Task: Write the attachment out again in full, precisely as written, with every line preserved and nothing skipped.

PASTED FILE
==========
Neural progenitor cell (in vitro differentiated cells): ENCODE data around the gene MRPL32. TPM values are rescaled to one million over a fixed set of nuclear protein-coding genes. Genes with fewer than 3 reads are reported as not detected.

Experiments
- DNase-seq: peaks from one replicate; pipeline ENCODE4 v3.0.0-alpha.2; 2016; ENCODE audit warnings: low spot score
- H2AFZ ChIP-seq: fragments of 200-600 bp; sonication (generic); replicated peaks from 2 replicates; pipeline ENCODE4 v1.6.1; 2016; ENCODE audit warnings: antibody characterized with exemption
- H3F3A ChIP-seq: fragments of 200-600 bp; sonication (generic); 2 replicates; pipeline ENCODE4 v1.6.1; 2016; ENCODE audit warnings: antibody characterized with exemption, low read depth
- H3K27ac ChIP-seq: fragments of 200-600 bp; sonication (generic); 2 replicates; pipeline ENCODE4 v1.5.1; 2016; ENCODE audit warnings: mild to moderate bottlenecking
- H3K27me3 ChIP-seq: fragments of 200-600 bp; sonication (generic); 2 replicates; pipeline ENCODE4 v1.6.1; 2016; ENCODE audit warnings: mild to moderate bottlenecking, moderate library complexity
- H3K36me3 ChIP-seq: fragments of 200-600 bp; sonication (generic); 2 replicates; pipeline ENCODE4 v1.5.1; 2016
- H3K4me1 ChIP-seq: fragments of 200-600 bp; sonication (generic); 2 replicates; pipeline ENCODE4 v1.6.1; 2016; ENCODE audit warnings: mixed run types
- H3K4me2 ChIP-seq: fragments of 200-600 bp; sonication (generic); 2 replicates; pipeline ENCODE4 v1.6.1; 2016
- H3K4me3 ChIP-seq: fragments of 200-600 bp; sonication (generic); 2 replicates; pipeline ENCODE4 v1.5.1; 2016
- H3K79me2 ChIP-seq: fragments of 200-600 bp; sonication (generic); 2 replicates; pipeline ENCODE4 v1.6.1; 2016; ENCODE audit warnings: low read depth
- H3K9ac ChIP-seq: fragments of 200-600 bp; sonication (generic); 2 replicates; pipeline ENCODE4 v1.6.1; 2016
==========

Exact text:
Neural progenitor cell (in vitro differentiated cells): ENCODE data around the gene MRPL32. TPM values are rescaled to one million over a fixed set of nuclear protein-coding genes. Genes with fewer than 3 reads are reported as not detected.

Experiments
- DNase-seq: peaks from one replicate; pipeline ENCODE4 v3.0.0-alpha.2; 2016; ENCODE audit warnings: low spot score
- H2AFZ ChIP-seq: fragments of 200-600 bp; sonication (generic); replicated peaks from 2 replicates; pipeline ENCODE4 v1.6.1; 2016; ENCODE audit warnings: antibody characterized with exemption
- H3F3A ChIP-seq: fragments of 200-600 bp; sonication (generic); 2 replicates; pipeline ENCODE4 v1.6.1; 2016; ENCODE audit warnings: antibody characterized with exemption, low read depth
- H3K27ac ChIP-seq: fragments of 200-600 bp; sonication (generic); 2 replicates; pipeline ENCODE4 v1.5.1; 2016; ENCODE audit warnings: mild to moderate bottlenecking
- H3K27me3 ChIP-seq: fragments of 200-600 bp; sonication (generic); 2 replicates; pipeline ENCODE4 v1.6.1; 2016; ENCODE audit warnings: mild to moderate bottlenecking, moderate library complexity
- H3K36me3 ChIP-seq: fragments of 200-600 bp; sonication (generic); 2 replicates; pipeline ENCODE4 v1.5.1; 2016
- H3K4me1 ChIP-seq: fragments of 200-600 bp; sonication (generic); 2 replicates; pipeline ENCODE4 v1.6.1; 2016; ENCODE audit warnings: mixed run types
- H3K4me2 ChIP-seq: fragments of 200-600 bp; sonication (generic); 2 replicates; pipeline ENCODE4 v1.6.1; 2016
- H3K4me3 ChIP-seq: fragments of 200-600 bp; sonication (generic); 2 replicates; pipeline ENCODE4 v1.5.1; 2016
- H3K79me2 ChIP-seq: fragments of 200-600 bp; sonication (generic); 2 replicates; pipeline ENCODE4 v1.6.1; 2016; ENCODE audit warnings: low read depth
- H3K9ac ChIP-seq: fragments of 200-600 bp; sonication (generic); 2 replicates; pipeline ENCODE4 v1.6.1; 2016